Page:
On 29 May, Dr. König indicated that he would abstain from nominating further witnesses if the Regierungspräsident did likewise. However, on 8 June, the latter named a certain number of additional witnesses and, on 6 July, he filed with the court a pleading dealing with the evidence taken so far.
This pleading was sent by the court on 13 July to the applicant for his comments; on 24 September, he requested in writing that seventy-six witnesses be heard should the court decide to hear those mentioned by the Regierungspräsident.
There followed a further exchange of pleadings.
32. On 25 February 1971, the Regierungspräsident informed the court that Mr. Xymenes was detained in prison at Constance and could accordingly be served with a summons to appear.
After advising the applicant, the court wrote on 14 April to the competent authorities in Constance to enquire whether Mr. Xymenes was being held in the prison and, if so, for how long. The prison replied on 27 April that the witness had been released.
33. On 29 April 1971, the judge acting as rapporteur directed that the file be sent back to the President of the Chamber to enable him to fix the date of the hearing, but this instruction was not carried out, probably due to a mistake on the part of the registry.
On 24 May, Mr. Schmidt-Leichner of Frankfurt announced that he was no longer acting as Dr. König's lawyer.
34. The applicant, who on 26 August 1971 had asked the court to fix the date for the hearing without delay, was told on 2 September that the file would be submitted to the President of the Chamber immediately he returned from holiday. An order of the court set 5 September as the date for such submission.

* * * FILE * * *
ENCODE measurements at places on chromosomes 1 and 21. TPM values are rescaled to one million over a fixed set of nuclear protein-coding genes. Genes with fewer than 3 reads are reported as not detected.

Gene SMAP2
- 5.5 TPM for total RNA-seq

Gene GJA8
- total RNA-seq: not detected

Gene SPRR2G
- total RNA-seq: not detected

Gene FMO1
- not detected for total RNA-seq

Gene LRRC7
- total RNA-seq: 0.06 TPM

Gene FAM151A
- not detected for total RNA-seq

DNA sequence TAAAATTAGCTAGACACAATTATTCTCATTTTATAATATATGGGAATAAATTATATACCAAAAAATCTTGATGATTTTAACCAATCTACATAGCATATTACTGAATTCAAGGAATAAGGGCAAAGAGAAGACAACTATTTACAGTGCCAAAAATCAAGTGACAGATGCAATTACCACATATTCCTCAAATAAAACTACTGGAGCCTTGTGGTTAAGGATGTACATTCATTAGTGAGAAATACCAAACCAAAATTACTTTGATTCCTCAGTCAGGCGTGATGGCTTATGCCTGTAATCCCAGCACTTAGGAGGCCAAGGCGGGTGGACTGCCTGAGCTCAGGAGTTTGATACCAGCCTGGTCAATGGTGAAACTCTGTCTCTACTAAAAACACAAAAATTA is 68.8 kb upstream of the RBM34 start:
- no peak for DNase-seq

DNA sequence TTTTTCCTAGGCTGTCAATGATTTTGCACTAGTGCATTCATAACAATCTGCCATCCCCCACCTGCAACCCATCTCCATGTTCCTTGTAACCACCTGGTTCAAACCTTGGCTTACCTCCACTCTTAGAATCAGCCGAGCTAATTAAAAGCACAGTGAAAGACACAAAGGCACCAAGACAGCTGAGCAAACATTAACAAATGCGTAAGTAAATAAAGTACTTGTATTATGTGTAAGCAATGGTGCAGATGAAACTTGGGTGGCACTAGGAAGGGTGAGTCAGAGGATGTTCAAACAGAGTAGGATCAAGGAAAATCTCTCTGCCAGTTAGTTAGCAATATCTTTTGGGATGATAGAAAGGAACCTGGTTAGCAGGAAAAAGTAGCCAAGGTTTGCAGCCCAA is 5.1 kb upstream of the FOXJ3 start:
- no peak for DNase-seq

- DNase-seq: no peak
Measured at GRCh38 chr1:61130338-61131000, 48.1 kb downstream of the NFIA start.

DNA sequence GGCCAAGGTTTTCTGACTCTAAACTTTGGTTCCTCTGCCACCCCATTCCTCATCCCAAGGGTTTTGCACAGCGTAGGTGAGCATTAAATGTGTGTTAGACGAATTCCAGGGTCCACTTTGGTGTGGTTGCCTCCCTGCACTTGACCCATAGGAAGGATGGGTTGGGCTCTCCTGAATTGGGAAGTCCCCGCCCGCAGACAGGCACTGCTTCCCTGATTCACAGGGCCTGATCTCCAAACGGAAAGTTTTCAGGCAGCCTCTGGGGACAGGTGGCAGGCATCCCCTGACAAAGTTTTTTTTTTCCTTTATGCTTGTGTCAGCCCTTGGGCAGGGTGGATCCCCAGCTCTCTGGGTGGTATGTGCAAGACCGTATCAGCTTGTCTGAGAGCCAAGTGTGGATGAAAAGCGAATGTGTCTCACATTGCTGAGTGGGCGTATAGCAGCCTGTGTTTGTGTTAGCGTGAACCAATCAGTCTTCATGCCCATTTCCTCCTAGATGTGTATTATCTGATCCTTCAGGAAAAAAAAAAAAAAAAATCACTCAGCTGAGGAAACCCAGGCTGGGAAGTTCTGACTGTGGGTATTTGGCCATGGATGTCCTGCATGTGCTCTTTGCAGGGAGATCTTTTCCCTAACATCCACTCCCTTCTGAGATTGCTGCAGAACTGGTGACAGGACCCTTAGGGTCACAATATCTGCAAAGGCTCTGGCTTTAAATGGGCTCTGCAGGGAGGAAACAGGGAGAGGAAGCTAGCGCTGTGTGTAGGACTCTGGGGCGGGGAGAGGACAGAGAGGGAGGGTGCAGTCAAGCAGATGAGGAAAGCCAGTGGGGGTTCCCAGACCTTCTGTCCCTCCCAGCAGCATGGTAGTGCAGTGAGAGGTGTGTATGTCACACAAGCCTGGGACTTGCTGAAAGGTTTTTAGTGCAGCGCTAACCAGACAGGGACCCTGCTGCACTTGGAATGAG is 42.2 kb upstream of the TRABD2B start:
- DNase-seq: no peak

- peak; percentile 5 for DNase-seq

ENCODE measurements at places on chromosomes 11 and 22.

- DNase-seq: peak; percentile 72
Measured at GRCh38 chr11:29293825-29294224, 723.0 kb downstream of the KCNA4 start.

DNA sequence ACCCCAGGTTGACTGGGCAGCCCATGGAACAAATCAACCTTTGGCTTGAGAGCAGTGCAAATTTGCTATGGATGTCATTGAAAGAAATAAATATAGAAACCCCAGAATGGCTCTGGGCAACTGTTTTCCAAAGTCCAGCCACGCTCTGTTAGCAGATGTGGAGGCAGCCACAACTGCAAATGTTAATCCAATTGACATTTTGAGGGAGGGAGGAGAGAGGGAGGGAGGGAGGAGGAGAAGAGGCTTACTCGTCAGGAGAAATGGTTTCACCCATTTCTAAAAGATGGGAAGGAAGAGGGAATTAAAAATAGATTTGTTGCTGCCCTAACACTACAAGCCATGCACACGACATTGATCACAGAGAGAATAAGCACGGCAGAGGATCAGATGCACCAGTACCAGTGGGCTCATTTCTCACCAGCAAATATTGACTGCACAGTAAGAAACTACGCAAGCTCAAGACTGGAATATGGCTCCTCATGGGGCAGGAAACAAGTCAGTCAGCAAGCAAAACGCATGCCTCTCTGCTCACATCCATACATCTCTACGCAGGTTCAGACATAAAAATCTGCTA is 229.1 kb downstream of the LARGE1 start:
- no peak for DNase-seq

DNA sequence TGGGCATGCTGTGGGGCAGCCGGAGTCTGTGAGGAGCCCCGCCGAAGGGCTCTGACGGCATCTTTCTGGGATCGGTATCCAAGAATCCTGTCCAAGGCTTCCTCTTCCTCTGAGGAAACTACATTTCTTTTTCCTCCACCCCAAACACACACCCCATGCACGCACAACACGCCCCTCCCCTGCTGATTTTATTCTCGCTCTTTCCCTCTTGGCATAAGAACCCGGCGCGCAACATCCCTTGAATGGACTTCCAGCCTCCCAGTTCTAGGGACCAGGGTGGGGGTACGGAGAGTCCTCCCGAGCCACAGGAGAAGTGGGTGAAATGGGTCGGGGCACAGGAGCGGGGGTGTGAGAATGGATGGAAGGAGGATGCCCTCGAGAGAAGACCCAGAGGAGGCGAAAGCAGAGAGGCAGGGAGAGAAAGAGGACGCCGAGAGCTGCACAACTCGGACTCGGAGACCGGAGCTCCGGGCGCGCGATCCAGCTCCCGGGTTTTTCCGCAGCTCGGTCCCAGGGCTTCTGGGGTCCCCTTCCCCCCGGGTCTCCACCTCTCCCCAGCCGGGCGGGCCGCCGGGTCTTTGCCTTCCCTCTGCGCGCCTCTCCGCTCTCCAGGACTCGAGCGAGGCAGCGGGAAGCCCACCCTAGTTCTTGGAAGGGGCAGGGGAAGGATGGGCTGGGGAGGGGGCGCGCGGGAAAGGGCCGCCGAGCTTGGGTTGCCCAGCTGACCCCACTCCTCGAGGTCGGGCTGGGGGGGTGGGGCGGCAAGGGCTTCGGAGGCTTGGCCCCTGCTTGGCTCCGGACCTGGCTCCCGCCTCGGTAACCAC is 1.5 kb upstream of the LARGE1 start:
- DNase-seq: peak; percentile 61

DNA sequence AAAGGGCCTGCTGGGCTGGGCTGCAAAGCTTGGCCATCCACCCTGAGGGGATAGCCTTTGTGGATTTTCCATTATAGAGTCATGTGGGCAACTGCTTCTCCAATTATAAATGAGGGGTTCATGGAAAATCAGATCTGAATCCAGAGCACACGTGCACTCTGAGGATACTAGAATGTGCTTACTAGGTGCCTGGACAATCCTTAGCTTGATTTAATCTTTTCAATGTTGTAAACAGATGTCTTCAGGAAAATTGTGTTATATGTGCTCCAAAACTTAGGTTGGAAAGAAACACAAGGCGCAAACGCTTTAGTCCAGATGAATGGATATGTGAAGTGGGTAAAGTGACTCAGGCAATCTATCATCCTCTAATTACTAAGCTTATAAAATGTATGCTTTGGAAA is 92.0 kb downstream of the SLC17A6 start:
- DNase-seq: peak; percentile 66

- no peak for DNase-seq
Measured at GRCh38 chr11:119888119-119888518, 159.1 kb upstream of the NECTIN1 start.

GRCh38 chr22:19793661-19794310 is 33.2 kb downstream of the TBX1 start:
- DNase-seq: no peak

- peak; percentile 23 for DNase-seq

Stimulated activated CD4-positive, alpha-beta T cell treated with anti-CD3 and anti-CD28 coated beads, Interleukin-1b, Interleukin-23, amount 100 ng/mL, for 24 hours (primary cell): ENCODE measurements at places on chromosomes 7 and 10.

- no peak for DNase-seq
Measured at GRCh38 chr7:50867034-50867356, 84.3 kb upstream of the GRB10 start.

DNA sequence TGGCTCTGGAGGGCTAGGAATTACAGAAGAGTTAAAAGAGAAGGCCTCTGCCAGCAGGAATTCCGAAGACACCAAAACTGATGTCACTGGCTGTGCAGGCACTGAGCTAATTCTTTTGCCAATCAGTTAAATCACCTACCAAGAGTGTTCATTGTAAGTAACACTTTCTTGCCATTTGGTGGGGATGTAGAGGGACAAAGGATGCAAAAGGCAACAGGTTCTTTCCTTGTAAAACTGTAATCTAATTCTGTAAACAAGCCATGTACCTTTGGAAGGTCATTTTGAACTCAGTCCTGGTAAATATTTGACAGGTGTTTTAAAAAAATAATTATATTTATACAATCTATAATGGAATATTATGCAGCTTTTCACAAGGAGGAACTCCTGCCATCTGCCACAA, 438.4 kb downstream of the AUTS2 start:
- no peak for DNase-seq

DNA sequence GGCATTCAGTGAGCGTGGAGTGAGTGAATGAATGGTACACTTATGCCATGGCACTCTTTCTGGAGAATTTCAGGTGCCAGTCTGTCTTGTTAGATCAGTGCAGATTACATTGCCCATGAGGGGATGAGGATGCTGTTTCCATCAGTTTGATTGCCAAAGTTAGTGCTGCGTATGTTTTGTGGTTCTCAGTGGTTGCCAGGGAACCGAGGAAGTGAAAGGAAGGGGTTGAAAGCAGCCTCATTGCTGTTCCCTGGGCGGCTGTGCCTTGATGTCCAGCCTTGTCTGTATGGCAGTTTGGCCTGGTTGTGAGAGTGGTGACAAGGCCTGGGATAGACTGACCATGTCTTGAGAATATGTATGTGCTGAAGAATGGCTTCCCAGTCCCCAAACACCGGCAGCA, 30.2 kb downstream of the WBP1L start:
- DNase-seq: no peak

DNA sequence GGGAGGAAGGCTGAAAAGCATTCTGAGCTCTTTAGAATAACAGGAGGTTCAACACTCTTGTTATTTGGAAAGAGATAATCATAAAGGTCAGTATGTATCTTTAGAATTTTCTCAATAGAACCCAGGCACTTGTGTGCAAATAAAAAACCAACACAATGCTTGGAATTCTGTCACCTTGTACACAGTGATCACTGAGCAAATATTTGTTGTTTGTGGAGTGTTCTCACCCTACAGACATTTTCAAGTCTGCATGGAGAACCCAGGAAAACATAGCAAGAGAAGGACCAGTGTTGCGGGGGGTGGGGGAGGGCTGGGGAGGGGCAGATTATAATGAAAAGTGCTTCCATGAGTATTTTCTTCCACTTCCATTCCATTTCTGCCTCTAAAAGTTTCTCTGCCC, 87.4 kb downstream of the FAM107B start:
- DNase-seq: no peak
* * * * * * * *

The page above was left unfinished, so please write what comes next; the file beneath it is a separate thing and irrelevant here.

On 20 October, Messrs. Bossi, Breme and Ufer of Munich told the court that they were now acting for Dr. König.
Following receipt of a letter from the Frankfurt Regional Employment Tribunal (Landesarbeitsgericht), the file was returned to the judge acting as rapporteur on 21 October.
35. On 29 November 1971 and 12 January 1972, the court attempted yet again, but without success, to contact Mr. Xymenes to discover whether he would be able to give evidence in January/February or in February/March 1972.
On 21 February, the court fixed 28 March as the date for a hearing to which it summoned Mr. Xymenes. He did not appear and on 29 March was fined DM 500 by the court which also ordered him to attend a further hearing due to be held on 31 May.
Relying on a medical certificate, Mr. Xymenes on 8 April lodged an objection against this penalty but the court dismissed the objection and sent the file to the Hessen Administrative Court of Appeal. On 26 April, the latter court asked the witness's doctor to supply further details about the said certificate: it received them on 2 May and set the fine aside on 18 May.
The file was returned on 29 May to the Administrative Court which on the same day cancelled the hearing fixed for 31 May, on the ground that the presence of Mr. Xymenes could not be secured.
Pursuant to an order of 7 June 1972, there was a further hearing on 11 July. Once again, Mr. Xymenes did not appear.
On 13 July, the Court fined him DM 500. On 10 August, it directed that the taking of evidence would continue on 19 September. On 22 August, it issued a subpoena against Mr. Xymenes who gave evidence on 19 September.
36. At the conclusion of this last sitting, the court granted the parties the faculty of submitting, by 15 October, their written observations on the result of the examination of witnesses. Dr. König took advantage of this on 13 October.